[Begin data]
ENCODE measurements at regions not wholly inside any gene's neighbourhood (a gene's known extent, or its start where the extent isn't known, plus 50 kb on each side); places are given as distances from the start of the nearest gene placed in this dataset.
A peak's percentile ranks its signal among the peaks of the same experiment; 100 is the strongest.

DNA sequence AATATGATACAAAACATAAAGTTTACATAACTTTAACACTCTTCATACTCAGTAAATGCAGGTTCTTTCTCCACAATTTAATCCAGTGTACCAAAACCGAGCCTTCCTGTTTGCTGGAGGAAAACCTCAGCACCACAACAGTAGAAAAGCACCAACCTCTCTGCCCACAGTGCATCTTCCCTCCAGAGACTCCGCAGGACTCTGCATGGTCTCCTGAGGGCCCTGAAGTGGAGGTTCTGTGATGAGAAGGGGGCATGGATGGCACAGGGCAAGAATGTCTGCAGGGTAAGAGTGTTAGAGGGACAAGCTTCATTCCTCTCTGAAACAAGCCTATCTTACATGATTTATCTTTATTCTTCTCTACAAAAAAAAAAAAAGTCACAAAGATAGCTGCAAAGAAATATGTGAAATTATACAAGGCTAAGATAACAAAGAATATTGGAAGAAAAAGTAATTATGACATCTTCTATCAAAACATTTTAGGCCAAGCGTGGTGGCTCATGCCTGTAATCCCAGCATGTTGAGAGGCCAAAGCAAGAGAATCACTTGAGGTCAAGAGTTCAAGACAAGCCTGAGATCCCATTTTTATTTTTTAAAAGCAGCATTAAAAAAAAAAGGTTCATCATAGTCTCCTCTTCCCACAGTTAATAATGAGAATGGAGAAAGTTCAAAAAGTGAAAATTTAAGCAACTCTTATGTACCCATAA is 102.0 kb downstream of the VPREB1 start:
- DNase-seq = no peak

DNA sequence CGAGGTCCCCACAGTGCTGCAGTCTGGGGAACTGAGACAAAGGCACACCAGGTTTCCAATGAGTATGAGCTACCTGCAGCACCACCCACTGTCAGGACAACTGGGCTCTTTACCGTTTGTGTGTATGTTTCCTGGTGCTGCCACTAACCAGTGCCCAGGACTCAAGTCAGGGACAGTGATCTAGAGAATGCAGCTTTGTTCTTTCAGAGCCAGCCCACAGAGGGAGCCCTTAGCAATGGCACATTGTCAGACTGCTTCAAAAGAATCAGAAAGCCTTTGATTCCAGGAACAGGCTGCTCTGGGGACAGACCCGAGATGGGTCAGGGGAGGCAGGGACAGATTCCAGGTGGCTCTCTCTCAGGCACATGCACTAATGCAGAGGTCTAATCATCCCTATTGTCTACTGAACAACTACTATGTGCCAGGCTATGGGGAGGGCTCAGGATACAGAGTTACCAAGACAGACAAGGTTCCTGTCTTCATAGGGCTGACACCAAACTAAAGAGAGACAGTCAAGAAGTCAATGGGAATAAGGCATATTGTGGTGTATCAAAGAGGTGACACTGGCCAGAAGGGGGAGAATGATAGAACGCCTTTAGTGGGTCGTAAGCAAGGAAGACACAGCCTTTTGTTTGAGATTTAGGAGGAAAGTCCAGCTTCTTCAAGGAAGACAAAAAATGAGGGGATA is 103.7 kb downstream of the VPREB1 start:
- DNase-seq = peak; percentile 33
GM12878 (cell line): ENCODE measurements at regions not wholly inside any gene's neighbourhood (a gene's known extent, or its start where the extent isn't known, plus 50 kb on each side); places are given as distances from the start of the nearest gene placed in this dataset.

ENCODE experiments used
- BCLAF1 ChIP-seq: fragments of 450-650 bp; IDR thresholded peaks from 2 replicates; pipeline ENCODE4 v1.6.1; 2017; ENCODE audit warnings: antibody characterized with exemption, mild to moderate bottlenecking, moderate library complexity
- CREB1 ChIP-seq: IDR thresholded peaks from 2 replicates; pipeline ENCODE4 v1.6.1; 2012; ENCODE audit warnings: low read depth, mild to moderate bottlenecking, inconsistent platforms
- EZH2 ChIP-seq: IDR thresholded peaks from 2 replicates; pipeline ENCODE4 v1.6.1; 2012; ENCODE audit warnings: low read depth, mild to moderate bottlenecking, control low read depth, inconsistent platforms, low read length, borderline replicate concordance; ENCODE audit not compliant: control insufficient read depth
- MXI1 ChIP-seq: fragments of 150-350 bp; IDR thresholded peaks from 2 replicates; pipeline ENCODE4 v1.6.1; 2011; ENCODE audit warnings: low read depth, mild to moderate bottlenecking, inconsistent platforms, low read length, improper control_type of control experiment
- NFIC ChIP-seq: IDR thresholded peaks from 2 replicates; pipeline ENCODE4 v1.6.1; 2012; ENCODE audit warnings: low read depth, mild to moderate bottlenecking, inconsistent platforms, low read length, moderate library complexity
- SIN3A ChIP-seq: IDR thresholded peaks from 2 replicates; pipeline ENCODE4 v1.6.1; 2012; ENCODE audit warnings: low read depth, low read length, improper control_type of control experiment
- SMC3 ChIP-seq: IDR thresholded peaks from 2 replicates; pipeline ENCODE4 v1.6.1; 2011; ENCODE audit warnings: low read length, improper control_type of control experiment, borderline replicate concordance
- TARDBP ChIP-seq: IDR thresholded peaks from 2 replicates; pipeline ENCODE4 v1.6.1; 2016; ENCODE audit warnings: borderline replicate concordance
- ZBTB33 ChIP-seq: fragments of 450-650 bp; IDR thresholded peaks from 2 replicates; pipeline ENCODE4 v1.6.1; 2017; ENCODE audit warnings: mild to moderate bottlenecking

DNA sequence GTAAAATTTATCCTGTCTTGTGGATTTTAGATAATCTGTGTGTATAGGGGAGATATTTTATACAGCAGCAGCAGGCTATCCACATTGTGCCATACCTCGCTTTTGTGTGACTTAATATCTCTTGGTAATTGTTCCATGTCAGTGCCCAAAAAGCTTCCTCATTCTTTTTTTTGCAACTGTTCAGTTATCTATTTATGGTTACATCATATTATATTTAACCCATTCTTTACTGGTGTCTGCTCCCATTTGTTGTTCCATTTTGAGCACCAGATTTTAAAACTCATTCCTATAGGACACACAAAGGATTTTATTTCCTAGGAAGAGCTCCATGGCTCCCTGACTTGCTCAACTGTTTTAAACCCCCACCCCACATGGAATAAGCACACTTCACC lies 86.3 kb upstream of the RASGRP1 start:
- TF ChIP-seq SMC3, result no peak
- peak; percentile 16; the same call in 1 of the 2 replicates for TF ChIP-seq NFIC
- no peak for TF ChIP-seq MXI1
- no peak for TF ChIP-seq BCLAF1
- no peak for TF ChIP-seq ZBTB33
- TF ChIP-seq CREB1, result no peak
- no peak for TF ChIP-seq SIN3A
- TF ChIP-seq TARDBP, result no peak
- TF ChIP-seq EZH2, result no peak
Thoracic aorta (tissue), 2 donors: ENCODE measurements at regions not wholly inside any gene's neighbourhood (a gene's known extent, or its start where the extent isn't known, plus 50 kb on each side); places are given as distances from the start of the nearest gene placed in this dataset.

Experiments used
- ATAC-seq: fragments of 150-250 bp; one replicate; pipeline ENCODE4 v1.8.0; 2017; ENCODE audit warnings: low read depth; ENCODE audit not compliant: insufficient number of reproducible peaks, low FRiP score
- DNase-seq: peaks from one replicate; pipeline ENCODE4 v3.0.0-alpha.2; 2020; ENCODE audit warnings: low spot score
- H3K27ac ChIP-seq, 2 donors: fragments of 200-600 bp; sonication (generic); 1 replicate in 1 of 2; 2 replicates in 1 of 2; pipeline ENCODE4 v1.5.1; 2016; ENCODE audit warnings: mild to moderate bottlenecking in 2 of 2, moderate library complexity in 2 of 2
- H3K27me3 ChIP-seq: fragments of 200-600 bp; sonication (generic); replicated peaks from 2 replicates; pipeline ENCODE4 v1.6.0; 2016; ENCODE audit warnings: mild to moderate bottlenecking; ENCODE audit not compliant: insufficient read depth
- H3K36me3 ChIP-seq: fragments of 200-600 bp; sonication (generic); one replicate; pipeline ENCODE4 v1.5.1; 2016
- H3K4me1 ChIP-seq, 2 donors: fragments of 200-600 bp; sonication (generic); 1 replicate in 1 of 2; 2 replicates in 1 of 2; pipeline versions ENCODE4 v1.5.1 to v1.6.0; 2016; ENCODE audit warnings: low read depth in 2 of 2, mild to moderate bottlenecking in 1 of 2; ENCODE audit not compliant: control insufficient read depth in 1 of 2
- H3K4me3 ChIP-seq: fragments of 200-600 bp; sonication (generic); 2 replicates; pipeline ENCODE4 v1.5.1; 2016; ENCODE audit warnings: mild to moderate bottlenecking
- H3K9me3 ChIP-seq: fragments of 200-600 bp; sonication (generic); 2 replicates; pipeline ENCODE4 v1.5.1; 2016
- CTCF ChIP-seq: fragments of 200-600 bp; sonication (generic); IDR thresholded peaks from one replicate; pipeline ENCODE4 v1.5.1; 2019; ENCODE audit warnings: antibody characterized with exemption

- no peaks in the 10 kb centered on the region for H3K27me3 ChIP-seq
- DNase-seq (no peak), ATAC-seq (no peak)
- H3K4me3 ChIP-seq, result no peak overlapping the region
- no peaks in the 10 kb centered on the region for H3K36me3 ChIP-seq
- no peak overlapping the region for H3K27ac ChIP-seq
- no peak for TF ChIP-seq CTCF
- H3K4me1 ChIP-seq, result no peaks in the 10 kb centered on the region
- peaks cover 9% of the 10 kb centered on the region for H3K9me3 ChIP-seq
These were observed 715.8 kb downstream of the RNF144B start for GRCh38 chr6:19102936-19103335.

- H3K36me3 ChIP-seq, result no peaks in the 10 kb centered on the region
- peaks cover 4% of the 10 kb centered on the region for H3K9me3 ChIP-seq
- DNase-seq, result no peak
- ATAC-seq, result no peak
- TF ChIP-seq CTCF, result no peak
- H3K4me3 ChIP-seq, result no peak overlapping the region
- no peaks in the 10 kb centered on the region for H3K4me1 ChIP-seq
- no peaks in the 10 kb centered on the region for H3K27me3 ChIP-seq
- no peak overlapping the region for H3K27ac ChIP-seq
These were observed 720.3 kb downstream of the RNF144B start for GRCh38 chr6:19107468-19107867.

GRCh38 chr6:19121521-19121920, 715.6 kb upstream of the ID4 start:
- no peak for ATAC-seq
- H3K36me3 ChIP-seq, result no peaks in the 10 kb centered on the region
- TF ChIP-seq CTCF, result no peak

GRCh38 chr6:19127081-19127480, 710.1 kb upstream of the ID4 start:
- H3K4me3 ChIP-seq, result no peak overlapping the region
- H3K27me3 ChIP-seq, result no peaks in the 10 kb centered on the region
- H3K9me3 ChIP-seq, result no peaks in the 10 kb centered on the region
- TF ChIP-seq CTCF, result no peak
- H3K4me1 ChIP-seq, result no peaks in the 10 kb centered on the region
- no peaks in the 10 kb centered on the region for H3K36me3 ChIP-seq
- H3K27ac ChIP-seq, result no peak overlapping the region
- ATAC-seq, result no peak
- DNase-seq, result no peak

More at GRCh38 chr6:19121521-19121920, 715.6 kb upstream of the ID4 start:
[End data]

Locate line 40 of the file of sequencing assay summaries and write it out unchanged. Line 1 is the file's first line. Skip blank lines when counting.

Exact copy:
- DNase-seq (no peak), ATAC-seq (no peak)